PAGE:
A-Z OF ONE LETTER NOVELS #74,852

With

BOXING WITH WORDS #74,853

When I step into the writing ring, I face 2 opponents.

Firstly, you. The Reader. You demand and deserve a rich diet of reading matter. Moral fibre, nutritious wit and raw effervescence as reward for your time and energy. You’re busy, tired, distracted. Why should you bother devoting the tiniest fraction of your life to what I, or any other writer writes?

This umbilically creates my second hurdle – words. Here is where the real fight exists. When I write, the words attack me. Dictate the pace and rhythm, Angelo Dundee whispers. Pick a lazy word and it’ll thump you, he warns. Try too hard and I’ll feel the full blooded force of a size 13 in the bollocks. Resort to cliche and the onslaught of upper cuts erupts. Any lapse in thought or conviction and the referee will step in and stop the bout.

Readers need writers need fighters, says the judge at the end of round 1.

Love

The Pencil Pugilist

A MINUTE TO MAKE THIS MOMENT BETTER #74,854

You maybe have wandered into this feeling tired, disillusioned, angered, lost or just indifferent. Whatever your emotion, I doubt it was top of the upbeat scale. We rarely start to read on a high. We read to change our mood, to lift us into a different state.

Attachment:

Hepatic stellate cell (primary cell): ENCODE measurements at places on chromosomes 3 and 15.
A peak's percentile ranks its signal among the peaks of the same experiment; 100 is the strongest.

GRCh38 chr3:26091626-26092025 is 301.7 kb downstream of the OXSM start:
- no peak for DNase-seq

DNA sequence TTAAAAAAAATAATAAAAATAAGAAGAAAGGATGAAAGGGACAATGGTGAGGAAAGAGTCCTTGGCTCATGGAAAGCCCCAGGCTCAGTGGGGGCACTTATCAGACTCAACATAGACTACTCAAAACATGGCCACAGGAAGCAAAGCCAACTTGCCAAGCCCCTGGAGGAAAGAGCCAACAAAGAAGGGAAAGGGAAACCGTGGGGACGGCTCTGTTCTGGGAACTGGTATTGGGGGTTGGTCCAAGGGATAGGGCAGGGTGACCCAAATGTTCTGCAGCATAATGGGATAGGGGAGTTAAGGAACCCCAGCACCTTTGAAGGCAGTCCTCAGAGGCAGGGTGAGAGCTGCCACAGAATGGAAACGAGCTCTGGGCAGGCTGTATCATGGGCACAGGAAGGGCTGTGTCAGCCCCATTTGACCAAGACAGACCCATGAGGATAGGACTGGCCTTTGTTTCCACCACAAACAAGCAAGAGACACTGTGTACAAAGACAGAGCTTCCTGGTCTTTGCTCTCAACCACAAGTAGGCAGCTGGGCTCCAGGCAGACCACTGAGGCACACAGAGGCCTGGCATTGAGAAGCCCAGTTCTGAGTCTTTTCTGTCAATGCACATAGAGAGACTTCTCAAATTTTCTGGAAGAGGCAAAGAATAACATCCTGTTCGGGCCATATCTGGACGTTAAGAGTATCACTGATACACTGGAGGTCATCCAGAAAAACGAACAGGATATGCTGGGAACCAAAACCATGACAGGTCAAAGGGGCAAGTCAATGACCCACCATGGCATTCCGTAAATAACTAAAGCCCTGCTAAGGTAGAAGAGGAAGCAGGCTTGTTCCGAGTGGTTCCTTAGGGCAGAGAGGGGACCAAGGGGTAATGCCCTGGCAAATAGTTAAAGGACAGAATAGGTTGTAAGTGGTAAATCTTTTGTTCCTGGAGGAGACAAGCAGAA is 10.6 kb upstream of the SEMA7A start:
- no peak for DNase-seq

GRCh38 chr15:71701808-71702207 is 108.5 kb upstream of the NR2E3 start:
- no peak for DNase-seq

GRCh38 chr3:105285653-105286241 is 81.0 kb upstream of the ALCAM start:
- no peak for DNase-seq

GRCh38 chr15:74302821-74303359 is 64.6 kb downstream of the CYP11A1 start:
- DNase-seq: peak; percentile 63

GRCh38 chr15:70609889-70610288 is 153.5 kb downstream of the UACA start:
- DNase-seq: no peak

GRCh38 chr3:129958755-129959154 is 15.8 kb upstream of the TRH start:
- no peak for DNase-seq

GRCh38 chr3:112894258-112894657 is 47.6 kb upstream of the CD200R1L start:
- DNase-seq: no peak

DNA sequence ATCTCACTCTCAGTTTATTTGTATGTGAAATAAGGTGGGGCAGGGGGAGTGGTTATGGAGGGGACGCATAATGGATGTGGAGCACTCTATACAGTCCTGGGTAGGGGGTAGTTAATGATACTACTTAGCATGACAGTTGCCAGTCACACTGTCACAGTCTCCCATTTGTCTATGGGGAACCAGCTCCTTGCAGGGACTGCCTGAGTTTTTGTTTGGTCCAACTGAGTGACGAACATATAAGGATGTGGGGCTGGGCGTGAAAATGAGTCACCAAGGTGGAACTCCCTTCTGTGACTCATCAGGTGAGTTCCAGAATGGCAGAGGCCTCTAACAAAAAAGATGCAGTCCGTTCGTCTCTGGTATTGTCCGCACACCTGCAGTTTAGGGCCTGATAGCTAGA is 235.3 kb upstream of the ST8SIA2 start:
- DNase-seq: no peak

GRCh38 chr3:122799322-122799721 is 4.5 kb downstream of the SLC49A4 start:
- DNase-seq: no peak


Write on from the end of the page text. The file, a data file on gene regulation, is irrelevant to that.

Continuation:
The job of the writer is to harpoon the reader without killing him/er. Then to tease, tantalise and trawl that person across an ocean of emotion, avoiding rhyme at all time.

Double sorry there.

This relationship relies on the reader succumbing, submitting to the words as they unveil themselves in an order the reader has never encountered before. They won’t know this. It’s not a cognitive process. They will either read on if it’s new, and stop it it’s not.

Staid stories seize. Fluid fiction flows, so says the poet with a face full of glue. But you, reader, need no stimulant other than the unexpected words themselves. If they are up to their potent best, they will shame any drug on earth or in hell.

There, there, sober-skulled reader, that didn’t hurt now did it?

THE ECDYSIAST #74,855

6 RULES FOR WRITING ON A TRAIN #74,856

  1. Sit by the window. If the seat is taken, ask to swap. Explain that it is a matter of life and death. Theirs. If they won’t budge, sit on their lap. If they resist, stroke them gently behind the ear, purring as you do so.
  2. Stare out of the window every 3rd word – this will kill any lazy words and turn ideas into flying stoats.
  3. Be nosy. The person opposite can’t see that you’re writing about their hair, their habits, the dark thoughts about you brewing in their head. Beware writing about the person beside you – they may lean and press chewed gum into your delete button.